Man is the main agent of redemption, his actions alone which will speed up the coming of the messiah: “If all Israel respected the sabbath if only one single day, the Messiah would come immediately, for it is written: “To-day if you were to listen to his voice””. The mentioning of the sabbath, the day devoted to rest, is not accidental. As say the teachers, the sabbath is “an example of the future world”, an anticipation of the messianic times when man will no longer be another man’s slave and be freed from daily alienation. The sabbatical year when all activities stop is also an announcement of liberation and of the exemption from daily work. The jubilee is also a revolutionary institution, as can be read in Leviticus. It restores social equality every fifty years by the redistributioin of property. On this subject Gustav Landauer wrote: “Uprising as basic law, change and overthrow as a rule for all times… that was the greatness and the holiness of the mosaic social order. We need that again: new rules and a spirit of change that does not fix things and laws definitively but declares itself permanent. The revolution should become part of our social order, the basic rule of our basic law”.
The election of the Jewish people involves in the first place the obligation for every Jew to take part in the anticipation of the day of redemption. The coming of the messiah on earth depends on the free efforts of individual human beings during their life. Not by chance did rabbi Nachman from Breslau , one of the most fascinating and original Chassidic teachers, conclude: “To become more perfect man should renew himself day after day”. What is needed is a permanent mental revolution. Those who live to-day must work for social justice, as in the past those living then had to work for it in their time and as those living in the future will have to work for in the future: the coming of social justice depends on them.. As is said explicitely in the texts of the prophets, this “revolution” will take an international character and will be a universal movement involving all the States of the world. This shows another difference between Jewish and Christian messianism. Christianity has eliminated the political element of the redemption maintaining only the spiritual element. Christianity, writes rabbi Elia Benamozegh, “speaks of ascetic morals, of an ascetic kingdom and of an entirely spiritual messianism; instead of political liberty it has spiritual freedom for its followers”.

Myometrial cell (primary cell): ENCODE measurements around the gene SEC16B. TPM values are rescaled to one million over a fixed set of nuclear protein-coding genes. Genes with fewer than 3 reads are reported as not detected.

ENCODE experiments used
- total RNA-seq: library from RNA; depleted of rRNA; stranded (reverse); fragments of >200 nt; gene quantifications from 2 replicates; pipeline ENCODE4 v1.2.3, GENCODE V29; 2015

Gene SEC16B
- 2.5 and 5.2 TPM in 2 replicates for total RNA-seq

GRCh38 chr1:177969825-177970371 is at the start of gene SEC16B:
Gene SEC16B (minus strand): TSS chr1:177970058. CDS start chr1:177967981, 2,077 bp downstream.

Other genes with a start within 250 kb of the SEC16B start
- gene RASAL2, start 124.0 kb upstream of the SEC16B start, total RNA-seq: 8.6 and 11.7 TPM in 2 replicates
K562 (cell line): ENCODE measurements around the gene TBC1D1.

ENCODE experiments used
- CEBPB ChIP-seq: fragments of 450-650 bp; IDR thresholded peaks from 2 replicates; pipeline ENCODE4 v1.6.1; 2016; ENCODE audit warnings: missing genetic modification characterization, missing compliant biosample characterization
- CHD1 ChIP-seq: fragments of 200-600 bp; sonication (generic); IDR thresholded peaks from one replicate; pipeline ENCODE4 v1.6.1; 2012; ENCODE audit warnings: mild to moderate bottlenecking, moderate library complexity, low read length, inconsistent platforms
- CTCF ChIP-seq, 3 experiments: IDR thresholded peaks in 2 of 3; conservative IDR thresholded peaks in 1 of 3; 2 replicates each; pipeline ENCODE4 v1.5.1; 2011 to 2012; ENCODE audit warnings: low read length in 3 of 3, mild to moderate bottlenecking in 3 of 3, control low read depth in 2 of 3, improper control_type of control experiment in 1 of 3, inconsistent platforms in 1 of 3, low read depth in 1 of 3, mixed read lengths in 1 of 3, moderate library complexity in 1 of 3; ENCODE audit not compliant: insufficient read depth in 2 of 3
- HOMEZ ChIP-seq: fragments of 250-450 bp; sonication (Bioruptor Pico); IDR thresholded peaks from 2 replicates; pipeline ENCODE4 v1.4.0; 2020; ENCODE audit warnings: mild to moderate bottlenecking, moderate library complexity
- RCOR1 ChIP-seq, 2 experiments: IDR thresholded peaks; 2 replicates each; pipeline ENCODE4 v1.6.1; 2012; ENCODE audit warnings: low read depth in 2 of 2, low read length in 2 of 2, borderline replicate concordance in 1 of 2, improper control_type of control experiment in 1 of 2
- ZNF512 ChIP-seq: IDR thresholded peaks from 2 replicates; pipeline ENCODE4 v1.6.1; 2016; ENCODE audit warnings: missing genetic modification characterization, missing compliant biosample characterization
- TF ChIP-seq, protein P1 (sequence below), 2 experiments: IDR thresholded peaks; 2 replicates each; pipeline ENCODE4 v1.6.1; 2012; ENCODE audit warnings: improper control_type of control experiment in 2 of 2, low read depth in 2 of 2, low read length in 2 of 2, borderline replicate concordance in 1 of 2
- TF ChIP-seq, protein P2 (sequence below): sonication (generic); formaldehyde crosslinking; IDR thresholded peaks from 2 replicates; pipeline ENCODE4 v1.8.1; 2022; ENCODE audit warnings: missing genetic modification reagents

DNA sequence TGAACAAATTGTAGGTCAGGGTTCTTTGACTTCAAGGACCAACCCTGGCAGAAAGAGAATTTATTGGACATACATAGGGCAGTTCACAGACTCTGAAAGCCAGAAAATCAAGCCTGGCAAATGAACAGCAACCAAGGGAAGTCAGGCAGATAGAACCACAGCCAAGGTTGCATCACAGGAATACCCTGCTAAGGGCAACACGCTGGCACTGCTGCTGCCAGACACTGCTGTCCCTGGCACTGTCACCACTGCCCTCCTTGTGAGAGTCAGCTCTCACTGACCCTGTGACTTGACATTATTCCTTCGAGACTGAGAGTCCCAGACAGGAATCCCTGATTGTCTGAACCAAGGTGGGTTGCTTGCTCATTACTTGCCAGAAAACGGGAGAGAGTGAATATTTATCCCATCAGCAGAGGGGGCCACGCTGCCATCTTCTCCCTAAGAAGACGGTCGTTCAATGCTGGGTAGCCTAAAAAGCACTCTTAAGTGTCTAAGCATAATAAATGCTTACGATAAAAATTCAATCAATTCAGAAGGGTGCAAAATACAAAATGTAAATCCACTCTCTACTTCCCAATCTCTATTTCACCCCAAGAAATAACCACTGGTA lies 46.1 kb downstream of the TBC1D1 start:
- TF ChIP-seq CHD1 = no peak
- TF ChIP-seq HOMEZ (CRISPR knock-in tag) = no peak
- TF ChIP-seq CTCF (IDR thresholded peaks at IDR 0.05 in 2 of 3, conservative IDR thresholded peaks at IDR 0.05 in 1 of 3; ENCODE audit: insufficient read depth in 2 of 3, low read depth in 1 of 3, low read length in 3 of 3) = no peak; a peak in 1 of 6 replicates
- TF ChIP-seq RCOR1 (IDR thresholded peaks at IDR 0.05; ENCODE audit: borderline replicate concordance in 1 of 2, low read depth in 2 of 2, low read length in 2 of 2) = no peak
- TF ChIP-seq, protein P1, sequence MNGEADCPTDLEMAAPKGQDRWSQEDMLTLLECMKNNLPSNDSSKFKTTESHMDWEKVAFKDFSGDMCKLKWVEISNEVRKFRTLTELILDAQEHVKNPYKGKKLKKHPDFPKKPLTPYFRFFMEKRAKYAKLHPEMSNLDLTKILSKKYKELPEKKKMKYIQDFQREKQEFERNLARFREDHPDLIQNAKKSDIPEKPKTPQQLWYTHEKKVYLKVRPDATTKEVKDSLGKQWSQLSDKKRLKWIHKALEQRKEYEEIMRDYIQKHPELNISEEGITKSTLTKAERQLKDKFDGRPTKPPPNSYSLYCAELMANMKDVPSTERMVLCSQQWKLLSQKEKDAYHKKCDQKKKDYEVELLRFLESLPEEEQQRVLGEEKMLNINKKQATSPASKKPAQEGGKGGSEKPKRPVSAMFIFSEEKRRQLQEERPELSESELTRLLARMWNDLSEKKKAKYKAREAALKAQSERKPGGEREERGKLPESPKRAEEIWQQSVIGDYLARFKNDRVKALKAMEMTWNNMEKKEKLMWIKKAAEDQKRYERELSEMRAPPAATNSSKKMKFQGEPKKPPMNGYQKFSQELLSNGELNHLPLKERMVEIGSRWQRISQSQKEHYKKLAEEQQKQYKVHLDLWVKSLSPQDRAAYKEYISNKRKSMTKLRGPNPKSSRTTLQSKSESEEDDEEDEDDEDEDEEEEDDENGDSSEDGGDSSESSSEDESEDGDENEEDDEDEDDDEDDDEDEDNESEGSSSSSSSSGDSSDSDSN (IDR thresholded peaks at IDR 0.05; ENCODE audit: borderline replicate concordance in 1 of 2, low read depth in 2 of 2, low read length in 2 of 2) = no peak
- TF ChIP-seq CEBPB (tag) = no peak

In Jewish messianism, religious as well as political, two currents can be distinguished: a restaurative current and a utopical one. The restaurative current expects the return and the resurrection of a situation of the past but that has always been seen as an ideal in the collective imagination of the Jewish people. The redemption was seen as the return to an ideal state of the past, a lost golden age. The utopical current looked forward to a situation that has never existed and was nurtured by the dream of a radical overthrow of all that existed, of the coming of an absolutely new world, of the “the unheard of”, of “something that has never been, the peak of bliss”, as writes Walter Benjamin. Although each other’s opposites these two currents have always gone together, both can be tracked in the historical manifestations and ideologies of messianism and in almost all modern revolutionary currents. This combination of restauration and utopia, as stresses Michael Löwy, can also be found in libertarian thinking, where “revolutionary utopia goes always hand in hand with a profound nostalgia of forms of the precapitalist past, of the traditional peasant community or of the guilds..”.